Scientists had wondered whether chimpanzees were naturally violent to one another or if human influence made the animals more aggressive. A recent study disproved the theory that chimpanzee violence was caused by human impact. Researchers analyzed chimpanzees and bonobos (pygmy chimpanzee) in Africa and noticed that the mammals killed other members of their species to provide themselves with more resources and territory, ultimately becoming a more dominant primate.

The argument was supported by Dr. Michael L. Wilson, an anthropologist at the University of Minnesota and the study organizer for the research. Wilson led the 54-year study with 29 other authors and collected data on 18 chimpanzee groups in Africa. According to the researchers, there were 152 chimpanzee killings, the scientists observed 58, they inferred 41, and suspected 53 killings in 15 communities. Wilson¬†contributed data from the Ngogo group of chimpanzees in Uganda and found that they were “the most violent group of chimpanzees there is,” even though their habitat is little disturbed by humans. The chimps just “go around and kill their neighbors.”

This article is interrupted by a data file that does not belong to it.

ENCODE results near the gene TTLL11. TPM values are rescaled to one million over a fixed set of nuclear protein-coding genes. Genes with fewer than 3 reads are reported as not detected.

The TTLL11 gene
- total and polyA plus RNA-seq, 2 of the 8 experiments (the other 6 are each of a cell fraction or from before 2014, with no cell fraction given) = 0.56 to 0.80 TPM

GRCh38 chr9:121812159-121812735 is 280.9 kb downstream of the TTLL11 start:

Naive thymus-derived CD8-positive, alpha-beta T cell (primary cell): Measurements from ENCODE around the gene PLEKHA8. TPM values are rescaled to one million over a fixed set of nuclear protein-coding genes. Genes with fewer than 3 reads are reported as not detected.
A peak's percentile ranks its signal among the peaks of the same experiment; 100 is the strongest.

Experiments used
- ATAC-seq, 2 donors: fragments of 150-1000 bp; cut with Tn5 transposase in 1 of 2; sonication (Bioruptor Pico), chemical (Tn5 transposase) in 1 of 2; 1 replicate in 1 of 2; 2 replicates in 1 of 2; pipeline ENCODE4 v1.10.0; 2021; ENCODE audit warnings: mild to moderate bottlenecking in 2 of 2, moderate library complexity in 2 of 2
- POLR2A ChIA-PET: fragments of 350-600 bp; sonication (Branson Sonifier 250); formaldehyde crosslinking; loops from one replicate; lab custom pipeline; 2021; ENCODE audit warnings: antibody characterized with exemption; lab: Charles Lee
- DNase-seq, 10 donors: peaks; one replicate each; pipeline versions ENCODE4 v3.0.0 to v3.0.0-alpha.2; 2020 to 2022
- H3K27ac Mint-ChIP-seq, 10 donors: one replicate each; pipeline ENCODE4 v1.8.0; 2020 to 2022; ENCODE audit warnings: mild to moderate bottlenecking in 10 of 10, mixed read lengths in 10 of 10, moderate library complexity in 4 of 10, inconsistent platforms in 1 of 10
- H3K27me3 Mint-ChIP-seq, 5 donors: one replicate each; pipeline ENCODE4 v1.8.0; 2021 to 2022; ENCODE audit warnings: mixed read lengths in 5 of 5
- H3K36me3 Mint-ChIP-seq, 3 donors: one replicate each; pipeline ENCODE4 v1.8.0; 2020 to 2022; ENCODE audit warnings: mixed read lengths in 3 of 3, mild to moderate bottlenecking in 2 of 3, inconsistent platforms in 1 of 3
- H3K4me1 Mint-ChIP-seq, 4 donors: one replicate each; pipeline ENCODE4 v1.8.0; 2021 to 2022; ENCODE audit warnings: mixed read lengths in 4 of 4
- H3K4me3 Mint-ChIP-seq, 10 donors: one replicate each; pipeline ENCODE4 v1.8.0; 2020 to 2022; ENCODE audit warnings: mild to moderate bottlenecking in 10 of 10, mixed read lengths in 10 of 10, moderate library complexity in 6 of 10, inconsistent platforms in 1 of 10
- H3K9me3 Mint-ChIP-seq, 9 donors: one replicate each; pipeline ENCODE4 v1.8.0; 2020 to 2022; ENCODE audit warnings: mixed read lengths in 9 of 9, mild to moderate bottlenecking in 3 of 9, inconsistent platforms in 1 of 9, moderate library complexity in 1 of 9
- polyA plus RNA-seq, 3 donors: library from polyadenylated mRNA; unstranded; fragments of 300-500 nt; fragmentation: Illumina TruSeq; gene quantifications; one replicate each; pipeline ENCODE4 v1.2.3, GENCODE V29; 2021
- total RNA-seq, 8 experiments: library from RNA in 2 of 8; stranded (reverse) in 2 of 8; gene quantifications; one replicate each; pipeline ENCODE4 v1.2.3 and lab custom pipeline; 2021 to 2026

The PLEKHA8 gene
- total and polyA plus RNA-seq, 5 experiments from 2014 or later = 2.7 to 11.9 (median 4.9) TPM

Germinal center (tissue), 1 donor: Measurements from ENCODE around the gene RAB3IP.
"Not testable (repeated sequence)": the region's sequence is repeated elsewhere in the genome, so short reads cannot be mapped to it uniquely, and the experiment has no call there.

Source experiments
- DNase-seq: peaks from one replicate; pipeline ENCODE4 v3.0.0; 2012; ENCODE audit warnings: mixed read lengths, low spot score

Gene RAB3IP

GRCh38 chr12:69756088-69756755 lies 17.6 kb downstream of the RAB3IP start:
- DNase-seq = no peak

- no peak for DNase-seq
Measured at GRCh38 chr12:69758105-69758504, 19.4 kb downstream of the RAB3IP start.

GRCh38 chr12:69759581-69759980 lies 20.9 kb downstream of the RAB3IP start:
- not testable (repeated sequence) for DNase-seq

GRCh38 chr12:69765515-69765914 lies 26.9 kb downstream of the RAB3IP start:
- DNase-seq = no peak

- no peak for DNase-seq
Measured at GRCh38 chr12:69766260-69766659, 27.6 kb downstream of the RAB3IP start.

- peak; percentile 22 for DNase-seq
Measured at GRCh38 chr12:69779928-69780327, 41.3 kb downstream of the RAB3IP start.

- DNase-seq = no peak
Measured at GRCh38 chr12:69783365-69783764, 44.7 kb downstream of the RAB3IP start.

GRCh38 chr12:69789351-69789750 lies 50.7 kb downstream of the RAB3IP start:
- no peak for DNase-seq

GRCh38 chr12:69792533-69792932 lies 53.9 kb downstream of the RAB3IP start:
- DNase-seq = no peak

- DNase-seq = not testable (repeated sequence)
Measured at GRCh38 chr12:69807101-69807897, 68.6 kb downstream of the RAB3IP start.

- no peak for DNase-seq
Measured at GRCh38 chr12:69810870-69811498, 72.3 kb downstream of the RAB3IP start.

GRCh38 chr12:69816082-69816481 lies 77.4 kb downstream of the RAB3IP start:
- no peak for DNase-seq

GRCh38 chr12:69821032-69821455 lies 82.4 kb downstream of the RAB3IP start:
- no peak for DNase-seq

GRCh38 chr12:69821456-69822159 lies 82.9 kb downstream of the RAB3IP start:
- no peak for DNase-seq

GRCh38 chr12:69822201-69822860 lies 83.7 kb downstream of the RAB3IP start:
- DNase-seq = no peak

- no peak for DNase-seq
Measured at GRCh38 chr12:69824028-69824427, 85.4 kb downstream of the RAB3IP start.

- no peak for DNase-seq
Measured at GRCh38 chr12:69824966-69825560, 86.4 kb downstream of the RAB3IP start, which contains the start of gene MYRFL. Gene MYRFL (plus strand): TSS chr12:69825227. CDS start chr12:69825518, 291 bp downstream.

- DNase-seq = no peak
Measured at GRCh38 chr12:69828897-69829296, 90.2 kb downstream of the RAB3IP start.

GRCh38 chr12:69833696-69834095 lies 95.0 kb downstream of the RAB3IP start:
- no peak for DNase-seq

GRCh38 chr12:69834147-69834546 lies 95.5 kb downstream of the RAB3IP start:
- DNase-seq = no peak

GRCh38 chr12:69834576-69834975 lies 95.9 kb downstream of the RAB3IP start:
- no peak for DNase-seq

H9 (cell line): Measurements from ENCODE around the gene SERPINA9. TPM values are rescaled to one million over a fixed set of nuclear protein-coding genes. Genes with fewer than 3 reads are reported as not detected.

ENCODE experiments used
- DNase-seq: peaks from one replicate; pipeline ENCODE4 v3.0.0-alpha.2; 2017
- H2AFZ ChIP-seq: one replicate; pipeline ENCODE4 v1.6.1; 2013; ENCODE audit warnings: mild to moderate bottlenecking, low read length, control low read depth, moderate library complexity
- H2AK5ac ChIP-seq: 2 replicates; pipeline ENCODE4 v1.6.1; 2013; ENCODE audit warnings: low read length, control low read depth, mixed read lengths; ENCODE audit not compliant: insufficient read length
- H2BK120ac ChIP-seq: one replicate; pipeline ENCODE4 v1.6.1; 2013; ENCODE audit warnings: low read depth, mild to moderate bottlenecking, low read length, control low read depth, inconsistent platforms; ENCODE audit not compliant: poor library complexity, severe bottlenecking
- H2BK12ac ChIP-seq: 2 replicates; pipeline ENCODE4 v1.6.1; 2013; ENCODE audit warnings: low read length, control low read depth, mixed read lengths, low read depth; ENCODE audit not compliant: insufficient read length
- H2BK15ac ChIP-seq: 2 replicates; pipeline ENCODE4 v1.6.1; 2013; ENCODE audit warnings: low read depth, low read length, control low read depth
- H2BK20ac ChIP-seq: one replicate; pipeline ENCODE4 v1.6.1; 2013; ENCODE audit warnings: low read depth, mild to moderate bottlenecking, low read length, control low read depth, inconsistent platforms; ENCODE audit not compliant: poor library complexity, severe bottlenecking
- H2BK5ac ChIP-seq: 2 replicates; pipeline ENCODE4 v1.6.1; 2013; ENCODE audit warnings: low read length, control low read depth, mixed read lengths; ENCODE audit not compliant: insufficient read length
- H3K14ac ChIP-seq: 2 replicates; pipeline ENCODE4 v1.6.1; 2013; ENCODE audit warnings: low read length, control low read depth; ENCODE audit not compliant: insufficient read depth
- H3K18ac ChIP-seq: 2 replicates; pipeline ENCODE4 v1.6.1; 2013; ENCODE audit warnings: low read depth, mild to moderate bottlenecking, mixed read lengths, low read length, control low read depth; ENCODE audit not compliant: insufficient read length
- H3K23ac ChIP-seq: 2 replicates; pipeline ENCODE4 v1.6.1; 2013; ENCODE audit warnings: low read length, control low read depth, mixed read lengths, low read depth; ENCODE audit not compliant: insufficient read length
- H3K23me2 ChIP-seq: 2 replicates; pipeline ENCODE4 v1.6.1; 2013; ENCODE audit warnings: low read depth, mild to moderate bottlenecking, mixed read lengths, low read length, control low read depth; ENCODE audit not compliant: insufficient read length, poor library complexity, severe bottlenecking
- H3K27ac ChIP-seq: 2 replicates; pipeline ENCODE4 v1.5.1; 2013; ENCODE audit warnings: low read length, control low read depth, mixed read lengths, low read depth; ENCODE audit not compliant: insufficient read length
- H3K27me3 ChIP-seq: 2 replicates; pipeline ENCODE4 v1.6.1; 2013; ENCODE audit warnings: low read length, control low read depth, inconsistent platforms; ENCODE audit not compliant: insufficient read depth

Other anthropologists from different universities wanted more data on the subject. Robert Sussman at Washington University continues to support the idea that humans pressure chimpanzees to act in violent ways because the statistics from Wilson’s paper did not tell him enough. “They haven’t established lack of human interference.” Humans are too involved in chimpanzee societies and the animals then reflect that human behavior. Brian Fergusan at Rutgers University held a similar view to Sussman and claimed that the impact humans have on the chimps “can’t be assessed by simple factors” organized by Wilson.

The new data changed this solid theory that human interference in chimpanzee society made the primates more violent. While some scientists remain dismissive on the paper, the data offers a new view on the argument.





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